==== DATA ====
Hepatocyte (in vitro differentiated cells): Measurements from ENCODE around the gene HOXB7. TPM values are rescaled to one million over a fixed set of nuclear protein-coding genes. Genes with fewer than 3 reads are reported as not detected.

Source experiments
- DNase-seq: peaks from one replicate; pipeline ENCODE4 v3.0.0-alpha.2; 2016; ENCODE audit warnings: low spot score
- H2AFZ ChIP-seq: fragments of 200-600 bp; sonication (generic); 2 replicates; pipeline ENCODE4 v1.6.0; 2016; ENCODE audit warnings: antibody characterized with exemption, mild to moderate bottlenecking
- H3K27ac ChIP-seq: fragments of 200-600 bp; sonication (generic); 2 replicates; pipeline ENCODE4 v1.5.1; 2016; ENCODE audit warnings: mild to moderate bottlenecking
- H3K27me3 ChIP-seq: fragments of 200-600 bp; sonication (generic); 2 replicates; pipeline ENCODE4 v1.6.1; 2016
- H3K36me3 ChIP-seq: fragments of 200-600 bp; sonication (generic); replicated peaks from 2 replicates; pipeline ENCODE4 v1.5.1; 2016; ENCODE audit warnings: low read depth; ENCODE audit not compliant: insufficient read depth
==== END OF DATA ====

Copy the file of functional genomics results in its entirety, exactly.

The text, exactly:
Hepatocyte (in vitro differentiated cells): Measurements from ENCODE around the gene HOXB7. TPM values are rescaled to one million over a fixed set of nuclear protein-coding genes. Genes with fewer than 3 reads are reported as not detected.

Source experiments
- DNase-seq: peaks from one replicate; pipeline ENCODE4 v3.0.0-alpha.2; 2016; ENCODE audit warnings: low spot score
- H2AFZ ChIP-seq: fragments of 200-600 bp; sonication (generic); 2 replicates; pipeline ENCODE4 v1.6.0; 2016; ENCODE audit warnings: antibody characterized with exemption, mild to moderate bottlenecking
- H3K27ac ChIP-seq: fragments of 200-600 bp; sonication (generic); 2 replicates; pipeline ENCODE4 v1.5.1; 2016; ENCODE audit warnings: mild to moderate bottlenecking
- H3K27me3 ChIP-seq: fragments of 200-600 bp; sonication (generic); 2 replicates; pipeline ENCODE4 v1.6.1; 2016
- H3K36me3 ChIP-seq: fragments of 200-600 bp; sonication (generic); replicated peaks from 2 replicates; pipeline ENCODE4 v1.5.1; 2016; ENCODE audit warnings: low read depth; ENCODE audit not compliant: insufficient read depth